The above preview is unformatted text

This student written piece of work is one of many that can be found in our AS and A Level Charles Dickens section.

Found what you're looking for?

  • Start learning 29% faster today
  • 150,000+ documents available
  • Just £6.99 a month

Not the one? Search for your essay title...
  • Join over 1.2 million students every month
  • Accelerate your learning by 29%
  • Unlimited access from just £6.99 per month

See related essaysSee related essays

Related AS and A Level Charles Dickens essays

  1. Free essay

    Presentation of Estella

    so as we only know the story from a narrative view, we are not sure that this is what was actually said, but what Pip thinks it is.

  2. What Techniques Do Authors Use To Present the Female Characters? using extracts from Great ...

    This is because marriage was still not necessarily about love, but about respectability as in the 1800s and "In no way did Teresa love him". This quote meant that (even doe Teresa wasn't in love she was forced by her family)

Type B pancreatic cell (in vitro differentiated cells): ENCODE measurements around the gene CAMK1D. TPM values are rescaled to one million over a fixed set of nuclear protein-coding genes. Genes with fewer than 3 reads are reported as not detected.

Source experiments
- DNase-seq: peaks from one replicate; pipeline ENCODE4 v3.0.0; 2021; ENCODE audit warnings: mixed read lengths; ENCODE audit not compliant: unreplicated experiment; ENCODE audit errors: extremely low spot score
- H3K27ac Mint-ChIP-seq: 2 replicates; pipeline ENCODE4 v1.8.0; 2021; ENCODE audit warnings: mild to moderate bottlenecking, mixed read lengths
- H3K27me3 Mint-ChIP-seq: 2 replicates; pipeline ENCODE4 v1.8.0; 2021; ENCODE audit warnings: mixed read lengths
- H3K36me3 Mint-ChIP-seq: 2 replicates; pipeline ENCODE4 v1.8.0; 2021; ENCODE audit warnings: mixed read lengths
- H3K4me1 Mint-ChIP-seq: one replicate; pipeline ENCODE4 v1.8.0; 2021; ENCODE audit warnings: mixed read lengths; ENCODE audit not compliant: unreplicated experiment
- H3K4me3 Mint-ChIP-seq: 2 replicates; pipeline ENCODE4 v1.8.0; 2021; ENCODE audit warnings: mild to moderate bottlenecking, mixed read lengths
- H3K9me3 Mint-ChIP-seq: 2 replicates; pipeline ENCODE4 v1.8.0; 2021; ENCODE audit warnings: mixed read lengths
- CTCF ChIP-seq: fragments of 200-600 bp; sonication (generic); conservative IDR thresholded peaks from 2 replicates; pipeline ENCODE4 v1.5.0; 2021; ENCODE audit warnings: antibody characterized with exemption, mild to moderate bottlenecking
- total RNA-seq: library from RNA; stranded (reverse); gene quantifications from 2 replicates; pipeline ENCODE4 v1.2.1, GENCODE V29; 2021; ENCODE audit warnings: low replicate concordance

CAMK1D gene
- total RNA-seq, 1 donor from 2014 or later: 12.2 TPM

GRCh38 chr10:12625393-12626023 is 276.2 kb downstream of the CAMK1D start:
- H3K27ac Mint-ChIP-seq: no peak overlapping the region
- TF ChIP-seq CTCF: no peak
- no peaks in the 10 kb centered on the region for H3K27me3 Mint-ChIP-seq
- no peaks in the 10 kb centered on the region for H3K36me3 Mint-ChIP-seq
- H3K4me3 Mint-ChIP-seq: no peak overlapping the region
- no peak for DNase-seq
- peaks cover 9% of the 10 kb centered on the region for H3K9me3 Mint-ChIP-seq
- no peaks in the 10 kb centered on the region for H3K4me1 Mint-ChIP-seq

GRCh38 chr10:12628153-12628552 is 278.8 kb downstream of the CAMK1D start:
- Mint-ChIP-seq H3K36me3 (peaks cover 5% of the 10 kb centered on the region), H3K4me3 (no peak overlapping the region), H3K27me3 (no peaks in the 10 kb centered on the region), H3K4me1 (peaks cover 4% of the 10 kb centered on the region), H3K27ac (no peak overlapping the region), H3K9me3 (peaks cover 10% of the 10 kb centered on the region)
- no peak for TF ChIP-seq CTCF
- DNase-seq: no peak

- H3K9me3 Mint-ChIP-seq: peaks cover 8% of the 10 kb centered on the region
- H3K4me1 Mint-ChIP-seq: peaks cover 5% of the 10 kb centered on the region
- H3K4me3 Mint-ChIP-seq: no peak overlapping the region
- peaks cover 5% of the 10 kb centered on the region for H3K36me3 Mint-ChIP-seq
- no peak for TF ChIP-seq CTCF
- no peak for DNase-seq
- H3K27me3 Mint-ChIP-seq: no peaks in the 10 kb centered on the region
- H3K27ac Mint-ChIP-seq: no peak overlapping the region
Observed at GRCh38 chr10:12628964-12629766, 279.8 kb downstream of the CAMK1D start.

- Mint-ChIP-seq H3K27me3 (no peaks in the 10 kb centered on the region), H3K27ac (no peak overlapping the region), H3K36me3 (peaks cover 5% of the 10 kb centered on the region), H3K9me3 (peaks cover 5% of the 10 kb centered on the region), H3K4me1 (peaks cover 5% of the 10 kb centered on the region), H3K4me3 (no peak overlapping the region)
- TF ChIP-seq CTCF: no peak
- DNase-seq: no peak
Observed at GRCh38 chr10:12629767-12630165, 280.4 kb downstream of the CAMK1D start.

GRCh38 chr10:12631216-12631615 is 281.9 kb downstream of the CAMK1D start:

1. Both stories studied concentrate on how people appear to others. Discuss the way ...

    The thought of Mr Coombes actually taking drugs in itself was unusual. Mr Coombes is a representation of a wimp, a person that will never do anything inconsistent. He does not seem as the 'sort of person' that would take drugs to solve his problems.

  2. Discuss how Dickens creates sadness in Book the Second